I did, and she poked my fingers until they were how she wanted. “High up, so the recoil pushes down your arm rather than kicks the muzzle up. Always support it with your other hand, for now at least. Thumbs together, see.”
I nodded, once again. Both hands cupping the handle. Her hand was cold where she touched me. She was standing close enough that her chest brushed against my shoulder. I could feel her cold breath stir the hair on the back of my neck, fogging in the icy air. I had the resist the shiver that threatened my spine, and I wasn’t sure it was because of the cold.
She looked over the top of her glasses into my eyes. “We should really be wearing ear plugs and shit… Fuck it. We’ll be fine. Almost everyone takes them off in combat anyway, I think. I don’t need to explain the sights, but try keep your focus on the front one, and the target. Right, you’re set. Aim.”
One again, I lined up the centre chipped pits she’d been firing at. I found where I wanted everything, got the centre notch between the closer ones. I kept the target in focus, just like she’d said, feeling a bit silly because it was just a certain section of wall…
“Are you going to tell me to squeeze the trigger?” I smiled, and the corners of her mouth twitched slightly. How many times do they say that in movies?
“You just need to make sure you don’t push sideways. Pull it towards yourself, with a constant pressure.” She stepped back.
I tried to do what she said, concentrating on keeping everything pointed in the right direction and on pulling as evenly as possible. I felt the pressure of the trigger change, and a moment later it exploded.
It wasn’t nearly so bad. Instead of the end launching itself upwards I could feel it push my hands inwards.
Better, I saw a plume of dust as on the top left corner of our concrete target. A shit shot, but hell of a lot better than before. It wouldn’t have hit a guy, had I been aiming at one, or his friend next to him, but at least I knew it had gone in the right direction this time. It hadn’t gone flying off into the unknown to hit some poor kid. Or whatever in my hypothetical combat scenario.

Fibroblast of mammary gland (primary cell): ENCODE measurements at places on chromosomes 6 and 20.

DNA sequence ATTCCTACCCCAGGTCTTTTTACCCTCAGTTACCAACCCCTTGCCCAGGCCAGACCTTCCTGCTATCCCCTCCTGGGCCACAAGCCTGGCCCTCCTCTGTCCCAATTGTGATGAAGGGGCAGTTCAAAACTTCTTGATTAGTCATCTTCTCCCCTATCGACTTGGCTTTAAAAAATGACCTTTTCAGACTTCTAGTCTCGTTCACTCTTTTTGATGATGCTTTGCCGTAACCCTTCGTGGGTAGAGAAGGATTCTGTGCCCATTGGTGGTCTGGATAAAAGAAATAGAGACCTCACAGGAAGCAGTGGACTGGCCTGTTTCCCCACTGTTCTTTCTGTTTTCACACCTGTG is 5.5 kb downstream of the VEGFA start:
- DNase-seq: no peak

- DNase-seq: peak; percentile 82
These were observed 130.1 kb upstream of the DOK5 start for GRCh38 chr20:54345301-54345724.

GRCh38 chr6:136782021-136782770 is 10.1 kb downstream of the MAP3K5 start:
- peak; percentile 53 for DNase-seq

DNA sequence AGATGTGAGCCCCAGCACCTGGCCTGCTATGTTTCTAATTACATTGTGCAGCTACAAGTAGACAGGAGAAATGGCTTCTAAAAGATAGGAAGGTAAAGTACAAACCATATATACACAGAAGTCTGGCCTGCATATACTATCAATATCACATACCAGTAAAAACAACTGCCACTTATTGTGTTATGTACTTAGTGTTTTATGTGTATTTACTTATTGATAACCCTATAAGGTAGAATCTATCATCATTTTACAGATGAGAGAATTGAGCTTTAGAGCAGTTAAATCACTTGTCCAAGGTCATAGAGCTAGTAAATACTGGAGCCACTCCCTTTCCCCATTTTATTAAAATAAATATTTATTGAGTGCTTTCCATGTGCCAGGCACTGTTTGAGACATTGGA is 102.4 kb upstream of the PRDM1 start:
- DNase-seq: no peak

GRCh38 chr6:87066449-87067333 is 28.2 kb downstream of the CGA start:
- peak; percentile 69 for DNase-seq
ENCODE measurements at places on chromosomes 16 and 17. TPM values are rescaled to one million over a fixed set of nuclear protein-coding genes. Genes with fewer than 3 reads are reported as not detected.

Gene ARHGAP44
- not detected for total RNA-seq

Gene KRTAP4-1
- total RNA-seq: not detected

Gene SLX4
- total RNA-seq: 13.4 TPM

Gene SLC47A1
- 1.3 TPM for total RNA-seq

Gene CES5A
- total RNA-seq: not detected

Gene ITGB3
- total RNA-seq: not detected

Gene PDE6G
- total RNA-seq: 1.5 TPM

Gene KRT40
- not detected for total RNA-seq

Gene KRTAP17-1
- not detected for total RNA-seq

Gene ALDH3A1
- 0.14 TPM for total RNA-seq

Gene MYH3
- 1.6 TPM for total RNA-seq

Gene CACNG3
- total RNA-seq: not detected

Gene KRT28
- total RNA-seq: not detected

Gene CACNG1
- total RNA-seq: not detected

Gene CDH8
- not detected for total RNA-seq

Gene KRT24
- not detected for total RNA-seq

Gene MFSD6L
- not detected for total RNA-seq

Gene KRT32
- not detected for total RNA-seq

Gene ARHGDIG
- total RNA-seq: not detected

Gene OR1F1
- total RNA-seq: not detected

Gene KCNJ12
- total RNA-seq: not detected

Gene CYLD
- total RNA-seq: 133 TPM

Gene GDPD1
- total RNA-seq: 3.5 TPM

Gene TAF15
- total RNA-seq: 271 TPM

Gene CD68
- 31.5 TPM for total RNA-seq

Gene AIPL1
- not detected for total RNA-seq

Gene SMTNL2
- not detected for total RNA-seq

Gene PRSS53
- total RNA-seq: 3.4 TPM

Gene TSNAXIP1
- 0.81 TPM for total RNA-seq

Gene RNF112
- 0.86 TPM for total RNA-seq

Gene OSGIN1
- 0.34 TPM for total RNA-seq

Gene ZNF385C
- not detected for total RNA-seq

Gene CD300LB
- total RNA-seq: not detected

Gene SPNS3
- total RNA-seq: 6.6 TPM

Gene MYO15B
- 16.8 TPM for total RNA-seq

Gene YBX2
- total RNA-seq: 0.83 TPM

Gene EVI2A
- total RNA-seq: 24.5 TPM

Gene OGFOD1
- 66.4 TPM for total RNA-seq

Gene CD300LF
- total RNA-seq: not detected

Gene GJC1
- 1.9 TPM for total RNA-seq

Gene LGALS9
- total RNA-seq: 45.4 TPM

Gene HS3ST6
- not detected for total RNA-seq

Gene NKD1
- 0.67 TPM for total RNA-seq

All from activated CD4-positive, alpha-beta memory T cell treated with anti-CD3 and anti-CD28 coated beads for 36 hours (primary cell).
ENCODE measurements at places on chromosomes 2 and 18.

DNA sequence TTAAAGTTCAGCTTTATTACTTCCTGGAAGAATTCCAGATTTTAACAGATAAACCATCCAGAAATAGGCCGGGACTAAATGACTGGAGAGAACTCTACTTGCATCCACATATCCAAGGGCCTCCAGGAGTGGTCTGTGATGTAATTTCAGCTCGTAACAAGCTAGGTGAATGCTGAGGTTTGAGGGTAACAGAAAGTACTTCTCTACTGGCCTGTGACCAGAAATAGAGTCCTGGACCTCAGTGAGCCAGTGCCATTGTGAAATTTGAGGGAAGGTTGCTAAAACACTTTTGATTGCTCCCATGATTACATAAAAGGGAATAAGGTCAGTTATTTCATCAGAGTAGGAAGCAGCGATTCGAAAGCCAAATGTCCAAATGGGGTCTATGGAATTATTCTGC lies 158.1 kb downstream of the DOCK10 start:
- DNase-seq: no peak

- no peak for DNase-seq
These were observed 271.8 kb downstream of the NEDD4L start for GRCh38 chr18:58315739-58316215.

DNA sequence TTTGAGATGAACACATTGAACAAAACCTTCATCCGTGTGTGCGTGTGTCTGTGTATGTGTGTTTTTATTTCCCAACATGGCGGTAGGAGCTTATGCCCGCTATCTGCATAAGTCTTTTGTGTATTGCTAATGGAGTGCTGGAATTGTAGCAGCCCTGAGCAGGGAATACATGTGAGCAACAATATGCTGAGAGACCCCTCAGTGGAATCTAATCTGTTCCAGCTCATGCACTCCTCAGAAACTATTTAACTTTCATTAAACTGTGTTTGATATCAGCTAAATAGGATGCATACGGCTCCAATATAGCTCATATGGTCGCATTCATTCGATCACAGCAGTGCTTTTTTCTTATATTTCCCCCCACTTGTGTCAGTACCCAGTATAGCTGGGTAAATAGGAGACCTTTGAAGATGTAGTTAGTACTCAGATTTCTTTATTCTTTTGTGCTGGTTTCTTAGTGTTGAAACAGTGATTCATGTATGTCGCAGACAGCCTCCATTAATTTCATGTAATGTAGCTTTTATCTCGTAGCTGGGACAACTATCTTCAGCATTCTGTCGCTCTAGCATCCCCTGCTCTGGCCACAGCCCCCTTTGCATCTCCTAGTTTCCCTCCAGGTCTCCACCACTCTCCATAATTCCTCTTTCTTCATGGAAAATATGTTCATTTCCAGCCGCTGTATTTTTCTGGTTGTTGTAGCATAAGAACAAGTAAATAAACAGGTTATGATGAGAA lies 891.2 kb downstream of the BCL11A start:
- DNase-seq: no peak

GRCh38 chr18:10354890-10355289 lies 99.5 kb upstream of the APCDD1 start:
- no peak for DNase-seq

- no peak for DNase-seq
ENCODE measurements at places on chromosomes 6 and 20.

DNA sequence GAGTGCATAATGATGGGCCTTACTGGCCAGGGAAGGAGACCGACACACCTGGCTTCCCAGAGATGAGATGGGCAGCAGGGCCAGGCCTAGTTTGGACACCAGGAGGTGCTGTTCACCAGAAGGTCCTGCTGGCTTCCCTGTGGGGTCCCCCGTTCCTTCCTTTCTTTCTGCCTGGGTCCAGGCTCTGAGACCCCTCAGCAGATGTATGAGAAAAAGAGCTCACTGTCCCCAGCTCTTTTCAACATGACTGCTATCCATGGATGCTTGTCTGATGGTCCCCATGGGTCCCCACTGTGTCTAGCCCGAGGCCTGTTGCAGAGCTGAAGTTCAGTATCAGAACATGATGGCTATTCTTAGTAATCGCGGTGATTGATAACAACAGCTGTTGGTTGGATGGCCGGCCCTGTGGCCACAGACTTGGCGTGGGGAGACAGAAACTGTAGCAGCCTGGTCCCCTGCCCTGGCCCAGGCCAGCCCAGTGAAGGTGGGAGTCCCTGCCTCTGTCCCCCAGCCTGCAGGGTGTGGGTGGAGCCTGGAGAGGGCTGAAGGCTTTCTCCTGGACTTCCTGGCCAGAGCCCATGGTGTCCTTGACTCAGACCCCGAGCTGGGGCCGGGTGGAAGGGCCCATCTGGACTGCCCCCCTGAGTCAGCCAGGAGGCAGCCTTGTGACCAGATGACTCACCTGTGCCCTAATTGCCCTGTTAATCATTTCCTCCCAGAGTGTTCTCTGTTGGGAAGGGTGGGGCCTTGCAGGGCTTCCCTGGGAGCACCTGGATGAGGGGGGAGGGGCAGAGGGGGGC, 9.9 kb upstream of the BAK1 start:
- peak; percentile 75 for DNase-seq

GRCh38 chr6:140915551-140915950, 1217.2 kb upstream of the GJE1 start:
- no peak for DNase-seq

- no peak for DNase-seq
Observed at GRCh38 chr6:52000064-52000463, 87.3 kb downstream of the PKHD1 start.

“Great!” She clapped with glee, and I couldn’t help but let some of it seep into me. To see her that happy, it was a wonder these killing devices could give someone so much joy. I couldn’t help smile at her as she watched the cloud of dust settle on my accomplishment. “Now, again, but fire three this time.”
I repeated it. My first shot was closer, my second and third missed completely. She adjusted my grip, poked my knees until she was happy. We repeated. After a fifth attempt and a minute to slot in a new set of bullets, all three hit the wall.
Rinse and repeat. The thing jammed a few times. Old casings getting sandwiched between sliding mechanisms, bullets not lining up with… bits. Each time Beth carefully showed me how to safely clear it and load another round. She tutted and scoffed at the thing, but admitted it was quite convenient for practice.
I was sweating, even with the cold wind blowing across from the river. I didn’t think it would be so much effort, but my arms ached a little from holding the gun at such an unaccustomed angle. I’d get used to it, probably.
We stopped when I could consistently hit the wall with all three shots, and my first was pretty well on-target.
“Here,” She handed me the other drink, not taking it for herself, before walking down the river a few yards – the collection of empty cans in hand.
While I sat, sipping the syrupy black coke I watched her movements. Silhouetted against the skyline of the city, brighter and grander than the Island I knew. A few ships cruised at a safe altitude, well clear of the highest glowing, twisted skyscrapers. I tried to imagine how full the skies would have been when the orbiters launched from the hub, back when this place prospered. Now, there was only a handful of private ships, maybe a few military.
The hollow knock of Beth disturbing a rock snapped me back to reality. Her movements were still a little clumsy. A month of inactivity probably wasn’t good for your muscles.
She caught my eye, before walking slowly back. I looked away, suddenly feeling awkward to be caught watching at her.
“Go on.” She nodded towards the cans, irregularly placed on rocks at varying distances from me.
I trained my sights on the closest. Hit it with the first shot, sending crumpled metal bouncing along the beach. The second fared better, two bullets chipping off shards of stone around it before catching it on the side, spinning it out of sight.
The last was less successful. It was further than the wall I’d been practicing on. I knew I was running low on rounds, but the sad, empty ‘click’ that marked the magazine depleted still came as a surprise.
“Shit.” I popped the mag into my palm and passed it to Beth.
“Better save these,” Beth said as she emptied the last of the bullets into her hand and started slotting them into the magazine. She was probably right. We had the trip back to worry about. She was left with a single loose bullet left. “Seems a shame not to use it…”
I passed her the gun and, after siding the magazine home, she raised it with a fluid movement and fired, blowing the can I’d spent too long trying to hit off from its perch.
“You want to try something different?” she asked.